Radiation burns, black suns, and orange amps. — Nieddu‘s vocals are distant in placement and backward in echo while his guitar tone crisps and strangles with a nuclear mid-range scald while the distorted clobber-tones of the bass guitar bulk out the lumbering, fried skull pacing of ‘Clamor Luciferi‘. This is again a distinct shift away from the glowing low mood and cleaner atmospheric register of the previous album. It isn’t the most hi-fi version of this sound you’d ever heard but any fan of ‘Witchcult Today‘ will appreciate the placement of each performance and how the focus has been pushed toward the bassier ripple of the full band in motion while a distant orator directs the greater dirging misery of it all. None of it would work if they didn’t manage to switch it up a bit within each song and carry few decent riffs into the experience here and there. As is the case with many records in this style things start off very strong, distinct in their intent and slowly fizzle out of their electricity in a meandering sort of way.
Striking hot upon the sacrificial organ with intro “A Merciful Suffering” the mood is set for the thunderous tone that grinds upon the ear the moment “Succubus” begins, an unholy first strike which does a fine job of pulling the ear down to 1782’s morbid, spaced realm for a few variations on a sludgy main riff and a few staggered walks between. The pulverization of that opening and its segue into the simple statement of “Demons” was enough gravitas to yank me into ‘Clamor Luciferi‘ many times. The band find their variations and some more traditional doom metal riffcraft on “Black Rites” and the especially potent “River of Sins” but this is essentially where the full force of the album hits. The rest of the record is generally instrumental as the band begins to fiddle with the notion of psychedelic doom metal on the largely uneventful washes of “Tumultuous XIII” and the far more notable, riff focused “Devil’s Blood”. At this point where the realization comes that these pieces are a major part of the experience this record’s overall point of view begins to clarify, an object of keen resonances and dark sounds which is set upon the public entirely for the sake of its “pleasure listening for the demented” type ride. For my own taste there were enough big, growling evil doom metal songs here for the whole ride to redeem itself unto countless spins.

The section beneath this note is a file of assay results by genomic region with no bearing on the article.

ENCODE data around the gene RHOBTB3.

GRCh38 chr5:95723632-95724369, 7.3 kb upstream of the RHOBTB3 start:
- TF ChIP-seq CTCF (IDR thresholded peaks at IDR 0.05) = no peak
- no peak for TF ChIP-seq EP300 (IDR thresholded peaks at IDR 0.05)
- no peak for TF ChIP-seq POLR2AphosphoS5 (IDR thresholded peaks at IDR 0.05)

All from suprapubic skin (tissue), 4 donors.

There’ll be no need for astute analysis, deeper referential storytelling or any truly involved examination of what 1782 do for the sake of a record like ‘Clamor Luciferi‘ being intentionally a bit skin deep as an anxietous and dreadful dark chord struck within the stoner/doom metal space. Granted this is remarkably stylized as a point of purpose and it is, for my own taste, a sharp example of pleasure listening with a simple and readable effect that is easily enjoyed for its growling tones and distant incantations. Of course manage your own expectations and reactions dependent on tolerance for fuzz, Satan, and heavy-ass stoner doom riffs. A moderately high recommendation.